For a better future, study the past.

In Memory: Staff Sgt. William Lee Owen Brown

William Lee Owen Brown headstone, Oakdale Cemetery, DeLand, FL

Staff Sergeant William Lee Owen Brown was killed on February 10, 1968 when the C-130 aircraft he was a passenger on was hit by enemy fire as they approached the Khe Sanh airfield. The damaged plane was able to land but did not stop safely, running off the end of the runway, exploding in flames. Five of the ten passengers escaped the burning wreckage and received treatment at the US Army hospital.

Brown was born January 20, 1934 in DeLand, FL where he attended public schools. Brown  joined the Marine Corps in June 1953. He attended military photography schools at Fort Monmouth, NJ and Tokyo, Japan. His many USMC roles included that of recruiter, a drill instructor at Parris Island, NC, and at the time of his death, he served as a non-commissioned officer in charge of the First Marine Air Wing Photo Lab.

During his career Sergeant Brown was awarded multiple decorations including the Good Conduct Medal, the National Defense Ribbon, was a six-time recipient of Expert Rifleman awards, the Navy Commendation Medal with Combat (V), Air Medal and Combat Aircrew Insignia with three stars.

 

At the time of his death, his wife Pauline (Kerr), son Hugh William, and daughter Karen Denise,

Military headstone for William Lee Owen Brown, killed in action during the Vietnam War.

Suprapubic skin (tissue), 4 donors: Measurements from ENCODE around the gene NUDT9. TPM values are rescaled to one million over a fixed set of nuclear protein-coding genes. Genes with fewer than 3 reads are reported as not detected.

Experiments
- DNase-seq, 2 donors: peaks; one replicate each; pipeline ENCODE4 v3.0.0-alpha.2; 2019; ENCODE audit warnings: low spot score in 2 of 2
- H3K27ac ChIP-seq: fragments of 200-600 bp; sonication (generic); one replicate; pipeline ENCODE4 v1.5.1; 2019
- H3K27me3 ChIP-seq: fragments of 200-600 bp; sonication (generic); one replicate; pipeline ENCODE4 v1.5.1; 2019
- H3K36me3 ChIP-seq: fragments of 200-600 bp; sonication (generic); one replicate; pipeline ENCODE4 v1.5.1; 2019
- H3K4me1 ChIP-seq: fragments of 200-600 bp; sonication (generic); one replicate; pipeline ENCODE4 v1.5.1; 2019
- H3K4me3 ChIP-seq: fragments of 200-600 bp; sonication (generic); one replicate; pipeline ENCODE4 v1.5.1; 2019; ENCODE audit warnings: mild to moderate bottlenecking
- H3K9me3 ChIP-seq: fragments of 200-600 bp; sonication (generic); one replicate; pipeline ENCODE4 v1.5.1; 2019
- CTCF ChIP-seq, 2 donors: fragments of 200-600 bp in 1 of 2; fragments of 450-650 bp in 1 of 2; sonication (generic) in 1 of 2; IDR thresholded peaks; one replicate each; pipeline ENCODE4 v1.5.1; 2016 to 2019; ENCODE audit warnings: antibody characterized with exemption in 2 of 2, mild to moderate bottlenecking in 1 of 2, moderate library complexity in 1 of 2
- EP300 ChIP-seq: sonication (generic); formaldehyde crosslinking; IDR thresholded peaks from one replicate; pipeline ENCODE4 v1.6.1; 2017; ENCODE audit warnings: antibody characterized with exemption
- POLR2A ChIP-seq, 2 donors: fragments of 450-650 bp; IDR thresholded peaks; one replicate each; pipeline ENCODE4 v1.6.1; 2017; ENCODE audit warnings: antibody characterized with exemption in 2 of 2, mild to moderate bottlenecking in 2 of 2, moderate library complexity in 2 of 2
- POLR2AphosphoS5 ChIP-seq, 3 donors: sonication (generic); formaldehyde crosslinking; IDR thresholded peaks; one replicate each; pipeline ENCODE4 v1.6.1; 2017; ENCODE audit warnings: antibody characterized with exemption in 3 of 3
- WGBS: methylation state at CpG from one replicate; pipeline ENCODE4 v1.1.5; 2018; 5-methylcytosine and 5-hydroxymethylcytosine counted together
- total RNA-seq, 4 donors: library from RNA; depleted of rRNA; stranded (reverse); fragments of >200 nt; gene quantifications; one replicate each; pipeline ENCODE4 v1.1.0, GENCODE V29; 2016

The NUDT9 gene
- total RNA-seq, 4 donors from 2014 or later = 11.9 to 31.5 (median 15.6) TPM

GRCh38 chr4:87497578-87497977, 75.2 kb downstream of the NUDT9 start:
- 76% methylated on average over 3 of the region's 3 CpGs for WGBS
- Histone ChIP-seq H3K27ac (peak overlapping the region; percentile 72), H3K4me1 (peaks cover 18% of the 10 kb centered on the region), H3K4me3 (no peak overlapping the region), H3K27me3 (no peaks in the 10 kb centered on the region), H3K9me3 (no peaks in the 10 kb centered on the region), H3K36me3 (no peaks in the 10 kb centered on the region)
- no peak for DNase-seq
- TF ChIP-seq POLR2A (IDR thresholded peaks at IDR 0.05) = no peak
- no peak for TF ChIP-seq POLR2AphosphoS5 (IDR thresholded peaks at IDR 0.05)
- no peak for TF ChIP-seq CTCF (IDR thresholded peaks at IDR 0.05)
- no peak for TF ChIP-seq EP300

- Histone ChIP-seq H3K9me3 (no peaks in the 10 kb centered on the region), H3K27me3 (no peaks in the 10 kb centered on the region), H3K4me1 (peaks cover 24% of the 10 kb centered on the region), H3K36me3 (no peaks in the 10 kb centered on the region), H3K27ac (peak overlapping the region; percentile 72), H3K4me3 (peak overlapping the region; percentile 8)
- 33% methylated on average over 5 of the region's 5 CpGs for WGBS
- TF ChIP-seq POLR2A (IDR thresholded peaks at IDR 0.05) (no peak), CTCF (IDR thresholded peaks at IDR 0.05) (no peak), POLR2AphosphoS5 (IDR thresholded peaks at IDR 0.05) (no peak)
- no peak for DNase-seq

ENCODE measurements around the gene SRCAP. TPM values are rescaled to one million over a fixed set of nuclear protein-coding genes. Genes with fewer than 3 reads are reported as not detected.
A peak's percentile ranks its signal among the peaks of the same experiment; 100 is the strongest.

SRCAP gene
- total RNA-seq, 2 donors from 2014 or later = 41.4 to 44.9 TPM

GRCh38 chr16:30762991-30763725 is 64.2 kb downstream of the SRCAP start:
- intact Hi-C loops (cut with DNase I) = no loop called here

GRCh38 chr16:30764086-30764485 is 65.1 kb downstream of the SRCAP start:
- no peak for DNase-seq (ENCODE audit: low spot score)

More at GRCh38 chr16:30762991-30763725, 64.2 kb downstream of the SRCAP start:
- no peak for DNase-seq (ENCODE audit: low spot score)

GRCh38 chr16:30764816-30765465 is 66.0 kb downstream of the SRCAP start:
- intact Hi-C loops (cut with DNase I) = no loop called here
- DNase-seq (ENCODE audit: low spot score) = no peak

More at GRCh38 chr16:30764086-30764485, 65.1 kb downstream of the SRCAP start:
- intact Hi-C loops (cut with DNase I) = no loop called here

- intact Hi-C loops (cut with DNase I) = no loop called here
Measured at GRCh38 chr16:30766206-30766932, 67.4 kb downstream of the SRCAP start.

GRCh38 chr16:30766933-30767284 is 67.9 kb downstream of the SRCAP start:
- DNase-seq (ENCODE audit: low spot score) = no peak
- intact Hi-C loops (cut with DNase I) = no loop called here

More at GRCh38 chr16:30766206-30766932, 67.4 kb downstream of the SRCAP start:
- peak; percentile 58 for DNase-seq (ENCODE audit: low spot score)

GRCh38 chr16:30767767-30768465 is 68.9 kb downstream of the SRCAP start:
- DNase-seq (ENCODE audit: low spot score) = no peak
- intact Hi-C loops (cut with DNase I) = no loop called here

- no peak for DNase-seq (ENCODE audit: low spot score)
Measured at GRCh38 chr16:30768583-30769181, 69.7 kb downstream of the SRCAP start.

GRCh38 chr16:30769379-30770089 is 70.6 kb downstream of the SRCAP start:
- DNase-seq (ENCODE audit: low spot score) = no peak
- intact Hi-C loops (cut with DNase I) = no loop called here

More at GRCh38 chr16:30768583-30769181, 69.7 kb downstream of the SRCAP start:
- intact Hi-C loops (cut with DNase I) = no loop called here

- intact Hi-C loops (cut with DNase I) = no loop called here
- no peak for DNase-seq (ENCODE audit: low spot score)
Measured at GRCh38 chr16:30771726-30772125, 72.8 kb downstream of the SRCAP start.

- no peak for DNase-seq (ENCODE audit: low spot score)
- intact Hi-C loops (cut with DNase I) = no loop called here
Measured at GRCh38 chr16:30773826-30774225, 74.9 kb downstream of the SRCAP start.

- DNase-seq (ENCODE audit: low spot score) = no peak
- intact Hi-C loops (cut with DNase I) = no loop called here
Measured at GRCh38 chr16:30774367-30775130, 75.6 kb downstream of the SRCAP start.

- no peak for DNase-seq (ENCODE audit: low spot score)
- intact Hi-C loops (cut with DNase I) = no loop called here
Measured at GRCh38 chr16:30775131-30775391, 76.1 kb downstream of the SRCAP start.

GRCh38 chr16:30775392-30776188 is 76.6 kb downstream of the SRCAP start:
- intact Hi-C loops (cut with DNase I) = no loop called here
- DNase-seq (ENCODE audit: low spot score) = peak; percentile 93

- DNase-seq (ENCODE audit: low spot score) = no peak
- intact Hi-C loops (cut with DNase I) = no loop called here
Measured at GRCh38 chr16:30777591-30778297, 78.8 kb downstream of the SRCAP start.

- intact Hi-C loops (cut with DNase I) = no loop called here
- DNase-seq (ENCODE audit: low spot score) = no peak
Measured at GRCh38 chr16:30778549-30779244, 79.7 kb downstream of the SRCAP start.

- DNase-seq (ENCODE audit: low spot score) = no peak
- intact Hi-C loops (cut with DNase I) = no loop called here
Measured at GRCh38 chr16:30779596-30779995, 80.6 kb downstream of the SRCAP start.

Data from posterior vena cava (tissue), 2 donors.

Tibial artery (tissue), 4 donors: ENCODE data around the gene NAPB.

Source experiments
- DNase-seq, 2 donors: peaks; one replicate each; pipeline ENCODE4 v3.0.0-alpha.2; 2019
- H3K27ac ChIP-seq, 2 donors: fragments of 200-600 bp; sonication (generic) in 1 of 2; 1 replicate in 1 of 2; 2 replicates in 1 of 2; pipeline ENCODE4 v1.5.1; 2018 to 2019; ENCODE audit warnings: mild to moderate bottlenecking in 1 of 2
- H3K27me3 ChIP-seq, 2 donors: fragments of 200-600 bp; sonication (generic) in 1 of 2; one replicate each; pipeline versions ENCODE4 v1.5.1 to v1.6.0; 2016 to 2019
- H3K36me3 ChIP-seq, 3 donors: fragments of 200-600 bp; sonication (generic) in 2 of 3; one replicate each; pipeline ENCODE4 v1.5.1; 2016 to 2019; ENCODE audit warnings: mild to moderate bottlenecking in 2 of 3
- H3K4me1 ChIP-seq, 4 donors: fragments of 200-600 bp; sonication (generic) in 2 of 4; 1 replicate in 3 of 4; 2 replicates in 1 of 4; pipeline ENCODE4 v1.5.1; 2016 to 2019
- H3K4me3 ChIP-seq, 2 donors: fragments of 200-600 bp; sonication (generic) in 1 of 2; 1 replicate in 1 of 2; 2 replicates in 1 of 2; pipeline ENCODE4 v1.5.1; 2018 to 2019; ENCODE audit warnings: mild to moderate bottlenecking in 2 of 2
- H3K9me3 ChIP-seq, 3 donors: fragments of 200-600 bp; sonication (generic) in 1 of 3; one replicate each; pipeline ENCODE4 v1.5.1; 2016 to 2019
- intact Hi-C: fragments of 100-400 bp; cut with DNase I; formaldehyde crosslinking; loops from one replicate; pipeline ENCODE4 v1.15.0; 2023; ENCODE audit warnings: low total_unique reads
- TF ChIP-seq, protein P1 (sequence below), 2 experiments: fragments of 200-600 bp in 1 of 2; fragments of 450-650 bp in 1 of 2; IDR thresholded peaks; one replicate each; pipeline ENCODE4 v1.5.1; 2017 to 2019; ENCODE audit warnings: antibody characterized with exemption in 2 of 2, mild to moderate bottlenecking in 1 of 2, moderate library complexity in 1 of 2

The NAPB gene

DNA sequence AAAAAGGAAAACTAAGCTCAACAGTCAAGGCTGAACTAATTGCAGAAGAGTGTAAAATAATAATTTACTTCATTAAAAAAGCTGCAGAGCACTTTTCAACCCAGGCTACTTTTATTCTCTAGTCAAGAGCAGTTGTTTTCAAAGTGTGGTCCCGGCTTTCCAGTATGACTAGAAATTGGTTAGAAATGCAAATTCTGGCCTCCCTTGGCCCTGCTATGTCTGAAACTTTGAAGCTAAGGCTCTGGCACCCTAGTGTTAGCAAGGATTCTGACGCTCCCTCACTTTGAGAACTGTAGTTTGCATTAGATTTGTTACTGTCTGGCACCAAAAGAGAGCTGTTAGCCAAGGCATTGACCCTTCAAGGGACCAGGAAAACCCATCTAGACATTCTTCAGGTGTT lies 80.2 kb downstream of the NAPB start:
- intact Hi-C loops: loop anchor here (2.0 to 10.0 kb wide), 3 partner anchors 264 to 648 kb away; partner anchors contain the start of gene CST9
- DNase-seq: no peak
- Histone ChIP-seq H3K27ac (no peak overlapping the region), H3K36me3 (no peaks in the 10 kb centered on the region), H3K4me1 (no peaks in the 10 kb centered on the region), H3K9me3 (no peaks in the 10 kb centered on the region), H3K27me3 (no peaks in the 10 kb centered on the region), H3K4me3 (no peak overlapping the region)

Sergeant Brown was survived by his wife Pauline (Kerr), son Hugh William, and daughter Karen Denise, all of whom lived in Albany, New York. His mother Emma Lee Brown lived in DeLand. He was predeceased by his father, Robert Owen Brown.

Sergeant Brown is buried in Oakdale Cemetery, in DeLand, FL.

Sources:

DeLand Sun News

If you are interested in war time death, military burials located in Oakdale Cemetery, I invite you to read my blog post about Sergeant Adam Quinn, who perished while serving in Afghanistan.

To learn more about the C-130 Hercules, the plane that Sergeant Brown was flying in, I recommend Martin W. Bowman‘s book, C-130 Hercules: A History. To learn more about the siege of Khe Sanh, I recommend Khe Sanh: Siege in the Clouds written by Eric Hammel.

This post may contain affiliate links. If you click these links and make a purchase, I may receive a small
commission. This commission does not affect any price that you pay. All views and opinions provided
are my own and are never influenced by affiliate programs or sponsors providing products.

Leave a Reply
Share on facebook
Facebook
Share on twitter
Twitter
Share on linkedin
LinkedIn
Share on email
Email
Share on linkedin
LinkedIn
Share on print
Print